Inequalities, democracy, and fieldwork in the Chicago schools of yesterday and today

Ruth Horowitz

    Research output: Contribution to journalArticlepeer-review


    Barriers to public discourse and participation in a democracy were central to the social reform concerns of Mead. Urban ethnographies of the last thirty years that are associated with the University of Chicago and the Chicago School contribute to this aspect of Mead's work. These ethnographies help to illuminate how extreme poverty and racism affect public discourse between groups. The Chicago tradition linked to the work of Park and Wirth has emphasized the importance of persistent inequalities and a lack of public discourse and participation rather than a symbolic interactionist approach that emphasizes the ability of people to create a place for themselves in an open, fluid world. Through field research in poor, often minority urban communities, the sociologists linked more closely to the former group have explored issues of the maintenance of patterns of extreme inequalities, the muting of public dialogue, and blockages to participation while maintaining a focus on the agency of the poor and their efforts to create their social worlds.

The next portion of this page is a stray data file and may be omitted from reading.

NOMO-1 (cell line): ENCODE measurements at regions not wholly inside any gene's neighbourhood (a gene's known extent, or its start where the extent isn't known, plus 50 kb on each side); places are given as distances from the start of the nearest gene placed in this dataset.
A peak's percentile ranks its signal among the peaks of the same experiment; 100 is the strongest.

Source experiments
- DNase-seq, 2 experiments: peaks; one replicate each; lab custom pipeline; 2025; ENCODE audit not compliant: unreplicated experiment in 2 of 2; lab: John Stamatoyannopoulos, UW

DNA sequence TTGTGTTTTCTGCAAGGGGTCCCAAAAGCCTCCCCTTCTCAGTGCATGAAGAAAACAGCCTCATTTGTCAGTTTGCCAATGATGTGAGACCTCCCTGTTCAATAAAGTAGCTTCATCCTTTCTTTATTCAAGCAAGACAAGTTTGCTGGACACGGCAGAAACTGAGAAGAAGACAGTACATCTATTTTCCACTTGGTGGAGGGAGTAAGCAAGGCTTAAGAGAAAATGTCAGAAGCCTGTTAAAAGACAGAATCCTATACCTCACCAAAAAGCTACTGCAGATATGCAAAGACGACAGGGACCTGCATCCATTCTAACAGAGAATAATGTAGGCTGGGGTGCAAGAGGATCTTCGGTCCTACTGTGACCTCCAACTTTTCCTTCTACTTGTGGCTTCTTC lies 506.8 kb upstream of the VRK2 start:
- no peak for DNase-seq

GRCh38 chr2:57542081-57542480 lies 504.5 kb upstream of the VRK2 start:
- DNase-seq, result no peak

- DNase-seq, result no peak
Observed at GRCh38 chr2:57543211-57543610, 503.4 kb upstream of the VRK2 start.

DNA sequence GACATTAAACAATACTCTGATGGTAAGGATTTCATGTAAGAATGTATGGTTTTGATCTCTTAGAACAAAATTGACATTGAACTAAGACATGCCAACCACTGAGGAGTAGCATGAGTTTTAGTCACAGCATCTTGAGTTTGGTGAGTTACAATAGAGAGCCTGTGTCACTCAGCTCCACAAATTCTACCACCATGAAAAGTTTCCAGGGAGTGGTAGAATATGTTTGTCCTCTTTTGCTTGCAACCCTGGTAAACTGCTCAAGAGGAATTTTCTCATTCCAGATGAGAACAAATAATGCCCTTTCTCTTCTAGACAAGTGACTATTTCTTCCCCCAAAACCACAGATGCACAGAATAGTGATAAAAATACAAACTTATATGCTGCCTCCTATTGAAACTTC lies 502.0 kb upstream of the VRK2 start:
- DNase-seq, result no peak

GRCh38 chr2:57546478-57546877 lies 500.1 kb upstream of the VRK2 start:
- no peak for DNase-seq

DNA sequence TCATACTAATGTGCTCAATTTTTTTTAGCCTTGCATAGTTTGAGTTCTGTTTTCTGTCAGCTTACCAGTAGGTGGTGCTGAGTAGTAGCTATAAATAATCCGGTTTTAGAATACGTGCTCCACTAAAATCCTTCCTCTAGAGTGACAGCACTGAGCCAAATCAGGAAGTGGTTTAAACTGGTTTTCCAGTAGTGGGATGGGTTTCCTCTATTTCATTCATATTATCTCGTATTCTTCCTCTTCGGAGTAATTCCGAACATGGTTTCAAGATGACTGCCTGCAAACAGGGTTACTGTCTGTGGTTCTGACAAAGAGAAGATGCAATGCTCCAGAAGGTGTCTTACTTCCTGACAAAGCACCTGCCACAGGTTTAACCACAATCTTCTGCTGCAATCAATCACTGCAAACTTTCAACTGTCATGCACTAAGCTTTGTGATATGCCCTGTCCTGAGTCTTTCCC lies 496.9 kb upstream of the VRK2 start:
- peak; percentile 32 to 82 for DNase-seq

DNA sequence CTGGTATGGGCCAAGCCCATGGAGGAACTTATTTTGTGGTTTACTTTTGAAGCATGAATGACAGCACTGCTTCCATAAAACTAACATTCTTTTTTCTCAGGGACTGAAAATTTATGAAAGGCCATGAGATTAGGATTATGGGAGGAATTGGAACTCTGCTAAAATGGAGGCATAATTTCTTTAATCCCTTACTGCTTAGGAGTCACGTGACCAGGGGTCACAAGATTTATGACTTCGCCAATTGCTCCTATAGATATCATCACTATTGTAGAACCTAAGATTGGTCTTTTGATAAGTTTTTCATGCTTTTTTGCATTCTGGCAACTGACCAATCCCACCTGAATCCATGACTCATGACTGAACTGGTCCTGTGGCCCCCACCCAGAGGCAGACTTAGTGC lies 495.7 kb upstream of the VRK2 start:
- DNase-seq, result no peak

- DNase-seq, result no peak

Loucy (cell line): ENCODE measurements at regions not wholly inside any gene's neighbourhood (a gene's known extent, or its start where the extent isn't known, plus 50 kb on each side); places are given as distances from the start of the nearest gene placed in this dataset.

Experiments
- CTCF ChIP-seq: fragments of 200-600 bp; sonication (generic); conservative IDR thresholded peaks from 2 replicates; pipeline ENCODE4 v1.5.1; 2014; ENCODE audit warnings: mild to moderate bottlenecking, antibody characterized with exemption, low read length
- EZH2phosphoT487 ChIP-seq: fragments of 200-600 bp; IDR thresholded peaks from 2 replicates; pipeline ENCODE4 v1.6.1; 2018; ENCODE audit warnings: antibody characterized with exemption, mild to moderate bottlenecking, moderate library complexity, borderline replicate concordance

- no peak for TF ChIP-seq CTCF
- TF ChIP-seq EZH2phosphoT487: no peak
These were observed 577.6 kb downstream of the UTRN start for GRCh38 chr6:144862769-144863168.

Original languageEnglish (US)
    Pages (from-to)481-504
    Number of pages24
    JournalSymbolic Interaction
    Issue number4
    StatePublished - 2001

    ASJC Scopus subject areas

    • General Nursing
    • Social Psychology
    • Education
    • Communication
    • Sociology and Political Science
    • General Social Sciences


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